The contribution of design to an export economy is well recognised and can have a significant impact on balance of trade. Whilst many low- and middle-income countries (LMICs) have economies that are supported by the export of raw materials or primary agricultural resources, adding value to sustainable indigenous materials through innovative design-led product development remains an untapped source of wealth generation. This chapter reports on a Research Council UK (RCUK) Global Challenges Research Fund (GCRF) project (AH/P006191/1) to explore the application of creative product design in support of the United Nations 2030 Agenda for Sustainable Development by increasing opportunities for wealth generation and employment. This involved the identification of sustainable indigenous materials in LMICs, some of which may be regarded as unusual and unfamiliar, with the potential to be used in the manufacture of high-value consumer goods for the export market. By creating markets for the materials, supply chains are required to meet increase in demand for their production and processing plus associated manufacturing, distribution and sales. The project involved close collaboration with academics in Uganda, Kenya, Turkey and Indonesia through data collection and meetings in the UK and these four countries. These activities identified 18 primary sustainable indigenous materials, including banana fibre, bark cloth and Nile perch leather. A five-day co-design workshop, held in the UK and attended by the collaborating academics, resulted in a materials/product knowledge framework that was subsequently translated into a design tool that featured 39 innovative product opportunities to inspire and support stakeholders (materials suppliers, manufacturers, designers, entrepreneurs, government agencies) in the use of sustainable indigenous materials for the manufacture of export products. The project concluded with the dissemination of outcomes and resources as: A website with an overview of the project and all 39 product concepts that could be searched by materials or manufacturing strategy (www.thinkingmaterials.net.webhost2.lboro.ac.uk/). A credit-card-size fold-out Thinking Materials design tool that translated the knowledge framework into a portable, low-cost, accessible and visually compelling resource for all stakeholders (project video: www.youtube.com/watch?time_continue=1&v=ZwsfSMvA4Vw). A portable exhibition used to launch the project and outcomes to stakeholders in Uganda, Kenya, Indonesia and Turkey. A letter introducing the project and its outcomes plus the fold-out Thinking Materials design tool posted to a key contact in every LMIC (total 146) on the Development Assistance Committee (DAC) List.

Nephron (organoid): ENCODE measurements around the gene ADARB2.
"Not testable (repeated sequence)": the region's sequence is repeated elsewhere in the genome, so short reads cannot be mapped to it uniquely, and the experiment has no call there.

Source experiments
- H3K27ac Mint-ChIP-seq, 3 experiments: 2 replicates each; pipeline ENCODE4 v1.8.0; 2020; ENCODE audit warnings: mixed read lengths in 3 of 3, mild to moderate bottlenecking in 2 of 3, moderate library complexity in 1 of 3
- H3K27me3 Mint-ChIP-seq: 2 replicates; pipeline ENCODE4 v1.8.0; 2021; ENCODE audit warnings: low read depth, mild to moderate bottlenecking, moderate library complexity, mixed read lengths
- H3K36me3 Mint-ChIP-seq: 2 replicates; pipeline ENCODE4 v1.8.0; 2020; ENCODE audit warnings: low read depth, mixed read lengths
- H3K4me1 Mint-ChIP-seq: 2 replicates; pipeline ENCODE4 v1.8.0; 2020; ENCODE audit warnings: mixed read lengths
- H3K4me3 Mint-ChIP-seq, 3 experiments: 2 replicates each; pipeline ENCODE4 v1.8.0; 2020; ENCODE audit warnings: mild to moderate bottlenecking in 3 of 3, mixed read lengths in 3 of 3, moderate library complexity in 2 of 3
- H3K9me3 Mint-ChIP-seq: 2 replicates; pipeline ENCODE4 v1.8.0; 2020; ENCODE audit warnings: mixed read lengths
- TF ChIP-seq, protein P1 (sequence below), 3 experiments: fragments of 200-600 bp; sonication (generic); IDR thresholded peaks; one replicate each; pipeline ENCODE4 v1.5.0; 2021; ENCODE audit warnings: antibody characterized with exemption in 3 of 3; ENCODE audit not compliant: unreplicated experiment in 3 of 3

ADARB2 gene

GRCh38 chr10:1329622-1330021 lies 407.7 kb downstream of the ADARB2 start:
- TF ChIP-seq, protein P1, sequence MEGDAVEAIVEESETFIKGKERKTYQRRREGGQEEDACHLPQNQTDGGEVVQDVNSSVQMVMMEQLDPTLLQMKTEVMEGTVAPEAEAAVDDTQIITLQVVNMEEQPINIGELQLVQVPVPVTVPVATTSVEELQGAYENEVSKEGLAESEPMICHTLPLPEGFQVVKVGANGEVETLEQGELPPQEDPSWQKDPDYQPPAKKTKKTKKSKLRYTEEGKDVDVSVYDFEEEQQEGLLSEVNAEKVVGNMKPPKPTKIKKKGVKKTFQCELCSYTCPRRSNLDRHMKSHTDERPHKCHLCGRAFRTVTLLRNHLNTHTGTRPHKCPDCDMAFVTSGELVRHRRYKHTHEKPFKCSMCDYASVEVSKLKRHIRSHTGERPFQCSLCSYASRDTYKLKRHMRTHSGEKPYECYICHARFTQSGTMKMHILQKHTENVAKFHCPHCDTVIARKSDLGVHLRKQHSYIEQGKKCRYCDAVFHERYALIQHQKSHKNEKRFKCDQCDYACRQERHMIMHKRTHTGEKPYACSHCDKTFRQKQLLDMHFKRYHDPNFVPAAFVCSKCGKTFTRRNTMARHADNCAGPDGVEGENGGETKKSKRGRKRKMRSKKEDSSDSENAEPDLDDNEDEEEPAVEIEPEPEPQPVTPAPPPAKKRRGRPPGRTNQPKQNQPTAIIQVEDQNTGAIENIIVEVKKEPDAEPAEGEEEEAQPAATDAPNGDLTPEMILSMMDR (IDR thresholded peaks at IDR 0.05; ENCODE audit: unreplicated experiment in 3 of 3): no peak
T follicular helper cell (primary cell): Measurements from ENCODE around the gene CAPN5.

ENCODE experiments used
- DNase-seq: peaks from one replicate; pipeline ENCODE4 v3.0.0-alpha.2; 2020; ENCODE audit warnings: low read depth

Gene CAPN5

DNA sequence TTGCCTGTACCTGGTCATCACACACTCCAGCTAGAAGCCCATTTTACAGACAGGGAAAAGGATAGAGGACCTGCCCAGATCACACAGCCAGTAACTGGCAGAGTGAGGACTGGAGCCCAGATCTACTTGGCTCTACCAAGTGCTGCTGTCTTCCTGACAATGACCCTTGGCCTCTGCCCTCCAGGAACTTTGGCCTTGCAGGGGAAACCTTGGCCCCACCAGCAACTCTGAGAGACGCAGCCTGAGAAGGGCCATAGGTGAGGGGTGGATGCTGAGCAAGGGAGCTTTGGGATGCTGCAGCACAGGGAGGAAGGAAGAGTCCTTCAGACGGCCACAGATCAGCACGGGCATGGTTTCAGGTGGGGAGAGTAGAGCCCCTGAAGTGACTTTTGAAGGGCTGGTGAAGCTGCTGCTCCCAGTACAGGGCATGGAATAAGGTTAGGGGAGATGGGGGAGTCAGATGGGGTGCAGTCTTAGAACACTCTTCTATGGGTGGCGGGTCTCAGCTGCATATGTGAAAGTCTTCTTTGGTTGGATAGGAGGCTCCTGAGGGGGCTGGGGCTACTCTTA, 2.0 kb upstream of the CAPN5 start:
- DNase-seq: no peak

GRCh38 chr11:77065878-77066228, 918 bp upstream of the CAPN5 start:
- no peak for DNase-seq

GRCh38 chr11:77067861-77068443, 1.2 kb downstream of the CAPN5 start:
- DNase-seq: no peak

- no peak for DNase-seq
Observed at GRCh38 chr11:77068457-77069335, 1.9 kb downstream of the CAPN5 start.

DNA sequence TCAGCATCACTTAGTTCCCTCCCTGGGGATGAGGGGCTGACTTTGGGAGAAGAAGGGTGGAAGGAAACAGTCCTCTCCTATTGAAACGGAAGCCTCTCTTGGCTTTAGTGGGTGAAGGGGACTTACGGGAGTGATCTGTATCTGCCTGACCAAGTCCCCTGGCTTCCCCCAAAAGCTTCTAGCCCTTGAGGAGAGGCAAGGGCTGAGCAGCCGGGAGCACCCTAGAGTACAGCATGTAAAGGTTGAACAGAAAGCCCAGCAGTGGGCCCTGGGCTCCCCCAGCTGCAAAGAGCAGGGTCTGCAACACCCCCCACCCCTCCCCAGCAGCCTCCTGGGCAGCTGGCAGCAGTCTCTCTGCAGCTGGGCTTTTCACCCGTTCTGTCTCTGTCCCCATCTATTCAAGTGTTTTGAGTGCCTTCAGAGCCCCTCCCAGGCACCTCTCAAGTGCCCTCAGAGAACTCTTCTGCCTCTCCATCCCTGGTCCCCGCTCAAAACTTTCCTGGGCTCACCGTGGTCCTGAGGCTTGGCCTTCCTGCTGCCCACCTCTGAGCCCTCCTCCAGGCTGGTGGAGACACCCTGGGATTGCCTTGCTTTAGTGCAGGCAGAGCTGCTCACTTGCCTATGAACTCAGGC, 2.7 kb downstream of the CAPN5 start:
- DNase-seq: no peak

|Title of host publication||Design for Global Challenges and Goals|
|Editors||Emmanuel Tsekleves, Rachel Cooper, Jak Spencer|
|Publisher||Taylor & Francis|
|Number of pages||13|
|Publication status||Published - 15 Mar 2021|